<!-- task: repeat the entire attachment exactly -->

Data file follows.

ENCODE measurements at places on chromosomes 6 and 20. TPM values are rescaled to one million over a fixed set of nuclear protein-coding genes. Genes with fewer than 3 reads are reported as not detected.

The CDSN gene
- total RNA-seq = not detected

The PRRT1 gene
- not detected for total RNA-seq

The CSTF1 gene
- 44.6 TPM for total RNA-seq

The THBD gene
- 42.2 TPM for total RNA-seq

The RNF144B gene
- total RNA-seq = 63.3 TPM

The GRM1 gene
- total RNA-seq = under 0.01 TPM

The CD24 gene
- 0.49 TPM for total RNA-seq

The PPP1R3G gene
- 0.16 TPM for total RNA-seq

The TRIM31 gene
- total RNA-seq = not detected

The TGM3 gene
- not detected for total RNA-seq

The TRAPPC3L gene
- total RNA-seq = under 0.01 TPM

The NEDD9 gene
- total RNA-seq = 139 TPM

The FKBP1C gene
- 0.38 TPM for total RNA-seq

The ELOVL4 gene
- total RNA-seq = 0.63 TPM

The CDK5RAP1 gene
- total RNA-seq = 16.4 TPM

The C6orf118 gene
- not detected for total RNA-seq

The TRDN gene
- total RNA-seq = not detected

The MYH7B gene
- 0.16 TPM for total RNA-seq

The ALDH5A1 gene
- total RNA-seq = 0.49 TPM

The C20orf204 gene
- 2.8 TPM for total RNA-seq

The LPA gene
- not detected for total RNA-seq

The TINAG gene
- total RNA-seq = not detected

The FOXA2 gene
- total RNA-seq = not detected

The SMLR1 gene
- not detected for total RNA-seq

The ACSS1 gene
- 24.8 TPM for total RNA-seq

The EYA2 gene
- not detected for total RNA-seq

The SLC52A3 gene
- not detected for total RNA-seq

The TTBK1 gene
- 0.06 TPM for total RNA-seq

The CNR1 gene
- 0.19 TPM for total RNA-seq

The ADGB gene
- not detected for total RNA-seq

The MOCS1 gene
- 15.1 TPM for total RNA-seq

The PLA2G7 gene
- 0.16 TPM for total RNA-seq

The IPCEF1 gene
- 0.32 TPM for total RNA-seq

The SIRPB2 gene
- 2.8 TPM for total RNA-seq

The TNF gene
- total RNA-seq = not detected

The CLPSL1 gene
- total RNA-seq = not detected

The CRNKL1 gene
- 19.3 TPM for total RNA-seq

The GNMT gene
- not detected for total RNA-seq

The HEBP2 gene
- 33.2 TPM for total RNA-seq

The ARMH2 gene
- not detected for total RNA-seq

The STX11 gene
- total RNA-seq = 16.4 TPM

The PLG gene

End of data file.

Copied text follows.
ENCODE measurements at places on chromosomes 6 and 20. TPM values are rescaled to one million over a fixed set of nuclear protein-coding genes. Genes with fewer than 3 reads are reported as not detected.

The CDSN gene
- total RNA-seq = not detected

The PRRT1 gene
- not detected for total RNA-seq

The CSTF1 gene
- 44.6 TPM for total RNA-seq

The THBD gene
- 42.2 TPM for total RNA-seq

The RNF144B gene
- total RNA-seq = 63.3 TPM

The GRM1 gene
- total RNA-seq = under 0.01 TPM

The CD24 gene
- 0.49 TPM for total RNA-seq

The PPP1R3G gene
- 0.16 TPM for total RNA-seq

The TRIM31 gene
- total RNA-seq = not detected

The TGM3 gene
- not detected for total RNA-seq

The TRAPPC3L gene
- total RNA-seq = under 0.01 TPM

The NEDD9 gene
- total RNA-seq = 139 TPM

The FKBP1C gene
- 0.38 TPM for total RNA-seq

The ELOVL4 gene
- total RNA-seq = 0.63 TPM

The CDK5RAP1 gene
- total RNA-seq = 16.4 TPM

The C6orf118 gene
- not detected for total RNA-seq

The TRDN gene
- total RNA-seq = not detected

The MYH7B gene
- 0.16 TPM for total RNA-seq

The ALDH5A1 gene
- total RNA-seq = 0.49 TPM

The C20orf204 gene
- 2.8 TPM for total RNA-seq

The LPA gene
- not detected for total RNA-seq

The TINAG gene
- total RNA-seq = not detected

The FOXA2 gene
- total RNA-seq = not detected

The SMLR1 gene
- not detected for total RNA-seq

The ACSS1 gene
- 24.8 TPM for total RNA-seq

The EYA2 gene
- not detected for total RNA-seq

The SLC52A3 gene
- not detected for total RNA-seq

The TTBK1 gene
- 0.06 TPM for total RNA-seq

The CNR1 gene
- 0.19 TPM for total RNA-seq

The ADGB gene
- not detected for total RNA-seq

The MOCS1 gene
- 15.1 TPM for total RNA-seq

The PLA2G7 gene
- 0.16 TPM for total RNA-seq

The IPCEF1 gene
- 0.32 TPM for total RNA-seq

The SIRPB2 gene
- 2.8 TPM for total RNA-seq

The TNF gene
- total RNA-seq = not detected

The CLPSL1 gene
- total RNA-seq = not detected

The CRNKL1 gene
- 19.3 TPM for total RNA-seq

The GNMT gene
- not detected for total RNA-seq

The HEBP2 gene
- 33.2 TPM for total RNA-seq

The ARMH2 gene
- not detected for total RNA-seq

The STX11 gene
- total RNA-seq = 16.4 TPM

The PLG gene